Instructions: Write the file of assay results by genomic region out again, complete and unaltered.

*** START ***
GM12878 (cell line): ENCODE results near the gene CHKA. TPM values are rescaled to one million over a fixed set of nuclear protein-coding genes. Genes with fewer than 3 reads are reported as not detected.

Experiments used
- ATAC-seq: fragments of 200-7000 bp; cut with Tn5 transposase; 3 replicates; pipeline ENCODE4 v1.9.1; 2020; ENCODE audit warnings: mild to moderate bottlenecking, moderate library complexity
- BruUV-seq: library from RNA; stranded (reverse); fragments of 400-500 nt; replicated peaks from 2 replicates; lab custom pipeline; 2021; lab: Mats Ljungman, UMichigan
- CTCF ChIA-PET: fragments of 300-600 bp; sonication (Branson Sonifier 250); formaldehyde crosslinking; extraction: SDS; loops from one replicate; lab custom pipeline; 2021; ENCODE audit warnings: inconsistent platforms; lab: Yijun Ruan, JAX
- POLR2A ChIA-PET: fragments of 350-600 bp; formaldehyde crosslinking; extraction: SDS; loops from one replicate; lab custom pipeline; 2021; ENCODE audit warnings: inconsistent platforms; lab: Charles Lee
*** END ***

GM12878 (cell line): ENCODE results near the gene CHKA. TPM values are rescaled to one million over a fixed set of nuclear protein-coding genes. Genes with fewer than 3 reads are reported as not detected.

Experiments used
- ATAC-seq: fragments of 200-7000 bp; cut with Tn5 transposase; 3 replicates; pipeline ENCODE4 v1.9.1; 2020; ENCODE audit warnings: mild to moderate bottlenecking, moderate library complexity
- BruUV-seq: library from RNA; stranded (reverse); fragments of 400-500 nt; replicated peaks from 2 replicates; lab custom pipeline; 2021; lab: Mats Ljungman, UMichigan
- CTCF ChIA-PET: fragments of 300-600 bp; sonication (Branson Sonifier 250); formaldehyde crosslinking; extraction: SDS; loops from one replicate; lab custom pipeline; 2021; ENCODE audit warnings: inconsistent platforms; lab: Yijun Ruan, JAX
- POLR2A ChIA-PET: fragments of 350-600 bp; formaldehyde crosslinking; extraction: SDS; loops from one replicate; lab custom pipeline; 2021; ENCODE audit warnings: inconsistent platforms; lab: Charles Lee